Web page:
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Surveillance of Everything You Do

NY Times: Internet firms are asked to keep search records. Justice Dept. tells executives it may need data to counter terrorism and child porn.

This is roughly akin to having them follow you around everywhere you go with a video camera, watching everything you do, including in your home, just to have a record later on. It is like capturing a video of every book you simply pull off the shelf at a library, or in a bookstore.

This will have a real chilling effect on communications, including citizen media; when a whistleblower’s every move is tracked by government and the ISPs, telling dangerous truths will be harder than ever.

But the chill will go much deeper, and the danger is truly alarming.

It is all being couched in the guise of protecting children, of course, the refuge governments use to justify these moves. It is another — huge — step toward a pervasive surveillance society.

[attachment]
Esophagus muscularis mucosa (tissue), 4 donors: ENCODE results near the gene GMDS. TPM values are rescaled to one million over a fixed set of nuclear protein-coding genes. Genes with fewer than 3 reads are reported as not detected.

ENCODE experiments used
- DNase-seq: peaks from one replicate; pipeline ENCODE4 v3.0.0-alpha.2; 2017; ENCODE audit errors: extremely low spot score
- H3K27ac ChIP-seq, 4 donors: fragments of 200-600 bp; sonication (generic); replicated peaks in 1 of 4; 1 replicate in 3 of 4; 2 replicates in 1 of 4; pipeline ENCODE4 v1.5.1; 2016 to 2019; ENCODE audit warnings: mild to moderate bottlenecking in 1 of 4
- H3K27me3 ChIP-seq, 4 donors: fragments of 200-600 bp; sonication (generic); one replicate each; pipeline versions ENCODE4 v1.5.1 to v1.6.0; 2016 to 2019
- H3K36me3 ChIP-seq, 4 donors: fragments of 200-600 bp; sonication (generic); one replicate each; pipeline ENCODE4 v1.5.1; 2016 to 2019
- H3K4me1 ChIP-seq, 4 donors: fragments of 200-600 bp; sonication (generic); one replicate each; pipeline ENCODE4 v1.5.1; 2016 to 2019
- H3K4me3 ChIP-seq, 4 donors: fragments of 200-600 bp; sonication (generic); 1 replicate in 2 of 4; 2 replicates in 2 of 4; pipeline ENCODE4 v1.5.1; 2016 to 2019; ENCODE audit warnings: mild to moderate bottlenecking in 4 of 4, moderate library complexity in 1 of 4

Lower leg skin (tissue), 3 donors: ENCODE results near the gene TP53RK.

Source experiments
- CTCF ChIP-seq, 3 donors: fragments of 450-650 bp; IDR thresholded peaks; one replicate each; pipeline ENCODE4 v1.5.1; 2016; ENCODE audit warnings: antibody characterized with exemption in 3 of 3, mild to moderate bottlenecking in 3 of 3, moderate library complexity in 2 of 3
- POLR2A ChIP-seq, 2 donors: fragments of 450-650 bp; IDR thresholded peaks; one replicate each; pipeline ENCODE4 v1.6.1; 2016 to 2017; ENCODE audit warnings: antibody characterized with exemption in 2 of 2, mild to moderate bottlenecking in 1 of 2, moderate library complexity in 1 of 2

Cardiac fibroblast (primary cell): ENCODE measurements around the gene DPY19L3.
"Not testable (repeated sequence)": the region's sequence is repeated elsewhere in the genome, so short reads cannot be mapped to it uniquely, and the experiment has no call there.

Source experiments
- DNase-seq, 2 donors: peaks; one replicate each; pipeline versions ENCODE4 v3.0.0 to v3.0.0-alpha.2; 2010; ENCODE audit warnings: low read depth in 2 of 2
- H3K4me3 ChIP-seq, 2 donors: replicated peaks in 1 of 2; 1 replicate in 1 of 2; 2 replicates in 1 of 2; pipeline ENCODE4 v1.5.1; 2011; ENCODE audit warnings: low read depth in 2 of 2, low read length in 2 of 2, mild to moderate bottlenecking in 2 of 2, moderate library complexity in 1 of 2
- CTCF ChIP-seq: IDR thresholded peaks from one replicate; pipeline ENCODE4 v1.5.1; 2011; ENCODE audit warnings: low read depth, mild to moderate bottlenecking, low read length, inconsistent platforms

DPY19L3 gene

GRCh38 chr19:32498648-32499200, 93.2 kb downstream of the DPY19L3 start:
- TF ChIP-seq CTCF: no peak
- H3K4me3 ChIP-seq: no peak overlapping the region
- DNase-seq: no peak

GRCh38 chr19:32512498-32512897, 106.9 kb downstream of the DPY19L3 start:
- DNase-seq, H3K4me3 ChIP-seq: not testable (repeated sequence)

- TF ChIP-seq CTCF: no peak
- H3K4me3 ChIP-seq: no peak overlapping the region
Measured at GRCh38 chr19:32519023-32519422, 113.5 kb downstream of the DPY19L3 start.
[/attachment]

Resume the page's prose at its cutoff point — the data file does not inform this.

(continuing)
4 Comments on “Surveillance of Everything You Do”

  1. #1 Colin Rhinesmith » Privacy and the Web
    on Jun 3rd, 2006 at 5:14 pm

    […] I’ve often said there’s little privacy left these days, specially on the web. Dan comments over at the Center for Citizen Media Blog on a recent NYTimes article: […]

  2. #2 H.A.Page
    on Jun 5th, 2006 at 4:59 am

    Yes. Chilling, scary and potential abuses at every turn. You are right with your assumptions – or at least I agree.

  3. #3 Info/Law » Some Objections to DOJ’s Data Retention Proposal
    on Jun 5th, 2006 at 8:19 am

    […] Right now, whenever the government is investigating a potential terrorist or criminal, there are virtually no impediments to ensuring that data related to the suspect is preserved. But the government wants everything about everyone warehoused, just in case it later decides it would like to dissect someone’s long-term clicktrail. As Dan Gillmor suggests, the knowledge that movements on the internet are recorded in this way can be expected to have a chilling effect on everyone. […]

  4. #4 rh angel
    on Jun 11th, 2006 at 2:25 pm

    unfortunately, lack of privacy is the source of information going to the wrong people at the wrong time and leads to scripted chaos in our interpretation of the constitution. this means that we have to be diligent about discussing the culture, climate, circumstance, and environment surrounding our constitutional rights and make sure that a “little bit of information” isn’t abused by our communities